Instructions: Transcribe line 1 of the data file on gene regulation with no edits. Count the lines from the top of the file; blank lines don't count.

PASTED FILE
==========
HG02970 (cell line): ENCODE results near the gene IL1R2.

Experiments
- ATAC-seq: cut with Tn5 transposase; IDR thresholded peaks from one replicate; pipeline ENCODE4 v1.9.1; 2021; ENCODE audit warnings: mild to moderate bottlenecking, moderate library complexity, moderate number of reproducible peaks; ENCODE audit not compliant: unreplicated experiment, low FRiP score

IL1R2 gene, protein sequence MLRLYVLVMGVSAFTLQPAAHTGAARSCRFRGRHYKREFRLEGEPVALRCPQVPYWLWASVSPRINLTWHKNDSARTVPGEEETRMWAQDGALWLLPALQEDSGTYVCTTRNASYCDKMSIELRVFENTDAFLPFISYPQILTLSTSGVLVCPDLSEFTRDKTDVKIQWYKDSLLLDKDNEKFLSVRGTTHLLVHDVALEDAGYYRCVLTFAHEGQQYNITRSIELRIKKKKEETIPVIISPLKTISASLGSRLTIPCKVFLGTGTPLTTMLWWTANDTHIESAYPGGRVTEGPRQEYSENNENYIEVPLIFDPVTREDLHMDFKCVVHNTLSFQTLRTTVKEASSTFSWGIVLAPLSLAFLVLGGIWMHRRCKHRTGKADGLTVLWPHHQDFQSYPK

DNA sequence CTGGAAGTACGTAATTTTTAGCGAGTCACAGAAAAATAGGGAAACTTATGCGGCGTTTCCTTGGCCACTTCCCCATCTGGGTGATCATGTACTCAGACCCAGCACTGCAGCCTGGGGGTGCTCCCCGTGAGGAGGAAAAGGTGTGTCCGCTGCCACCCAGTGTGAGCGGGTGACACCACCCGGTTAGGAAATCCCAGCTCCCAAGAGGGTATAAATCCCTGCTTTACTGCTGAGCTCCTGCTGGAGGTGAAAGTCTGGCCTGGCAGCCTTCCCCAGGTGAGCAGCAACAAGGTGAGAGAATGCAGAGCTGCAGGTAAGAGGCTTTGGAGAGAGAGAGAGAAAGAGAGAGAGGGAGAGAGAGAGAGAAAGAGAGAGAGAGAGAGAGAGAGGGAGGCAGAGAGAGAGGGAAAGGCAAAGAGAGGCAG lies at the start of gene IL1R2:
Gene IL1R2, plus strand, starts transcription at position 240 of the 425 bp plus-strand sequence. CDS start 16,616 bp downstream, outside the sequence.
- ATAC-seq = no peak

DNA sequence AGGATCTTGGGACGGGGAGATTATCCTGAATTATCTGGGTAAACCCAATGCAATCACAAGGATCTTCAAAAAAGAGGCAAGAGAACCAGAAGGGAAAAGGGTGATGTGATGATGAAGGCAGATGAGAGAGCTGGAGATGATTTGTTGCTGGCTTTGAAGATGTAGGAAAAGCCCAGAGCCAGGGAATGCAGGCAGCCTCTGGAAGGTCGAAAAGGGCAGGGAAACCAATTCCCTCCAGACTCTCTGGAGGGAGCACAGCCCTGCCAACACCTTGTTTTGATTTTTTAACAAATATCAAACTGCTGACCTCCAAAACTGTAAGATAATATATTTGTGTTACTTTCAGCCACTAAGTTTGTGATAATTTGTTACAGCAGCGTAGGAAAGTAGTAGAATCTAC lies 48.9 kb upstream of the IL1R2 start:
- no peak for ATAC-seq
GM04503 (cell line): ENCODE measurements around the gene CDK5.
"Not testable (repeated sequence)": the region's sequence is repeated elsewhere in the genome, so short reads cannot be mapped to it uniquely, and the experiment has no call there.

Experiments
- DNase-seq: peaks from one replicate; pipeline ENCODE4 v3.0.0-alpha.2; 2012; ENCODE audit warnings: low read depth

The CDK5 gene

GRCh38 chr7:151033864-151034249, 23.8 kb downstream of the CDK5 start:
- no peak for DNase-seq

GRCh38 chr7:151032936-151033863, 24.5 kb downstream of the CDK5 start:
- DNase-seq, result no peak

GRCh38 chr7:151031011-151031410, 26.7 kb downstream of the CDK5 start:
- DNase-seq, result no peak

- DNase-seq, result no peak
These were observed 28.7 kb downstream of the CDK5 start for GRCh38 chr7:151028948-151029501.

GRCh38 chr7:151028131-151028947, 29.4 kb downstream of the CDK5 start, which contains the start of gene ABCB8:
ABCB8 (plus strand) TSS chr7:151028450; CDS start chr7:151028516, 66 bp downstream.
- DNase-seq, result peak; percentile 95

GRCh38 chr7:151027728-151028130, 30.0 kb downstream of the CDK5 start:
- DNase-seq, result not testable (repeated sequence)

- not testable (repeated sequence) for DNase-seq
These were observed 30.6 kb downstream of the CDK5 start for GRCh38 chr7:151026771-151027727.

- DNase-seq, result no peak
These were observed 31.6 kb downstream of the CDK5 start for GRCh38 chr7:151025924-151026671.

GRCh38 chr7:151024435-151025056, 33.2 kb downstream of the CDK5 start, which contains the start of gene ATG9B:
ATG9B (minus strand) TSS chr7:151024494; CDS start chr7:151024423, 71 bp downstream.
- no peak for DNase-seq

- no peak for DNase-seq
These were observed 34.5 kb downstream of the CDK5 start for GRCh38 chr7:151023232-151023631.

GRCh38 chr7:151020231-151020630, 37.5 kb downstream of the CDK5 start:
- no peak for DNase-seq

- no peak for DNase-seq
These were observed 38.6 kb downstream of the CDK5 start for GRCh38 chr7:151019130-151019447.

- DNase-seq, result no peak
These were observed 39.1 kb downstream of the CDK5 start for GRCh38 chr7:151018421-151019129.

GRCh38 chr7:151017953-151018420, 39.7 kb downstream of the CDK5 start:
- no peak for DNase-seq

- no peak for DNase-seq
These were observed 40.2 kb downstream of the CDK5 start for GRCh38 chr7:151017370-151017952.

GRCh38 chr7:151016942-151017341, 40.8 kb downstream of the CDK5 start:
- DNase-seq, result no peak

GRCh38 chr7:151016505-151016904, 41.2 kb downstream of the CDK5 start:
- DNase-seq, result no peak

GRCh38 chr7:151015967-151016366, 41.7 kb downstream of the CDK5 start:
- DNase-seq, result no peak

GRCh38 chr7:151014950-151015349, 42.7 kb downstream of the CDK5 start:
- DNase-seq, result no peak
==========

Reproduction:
HG02970 (cell line): ENCODE results near the gene IL1R2.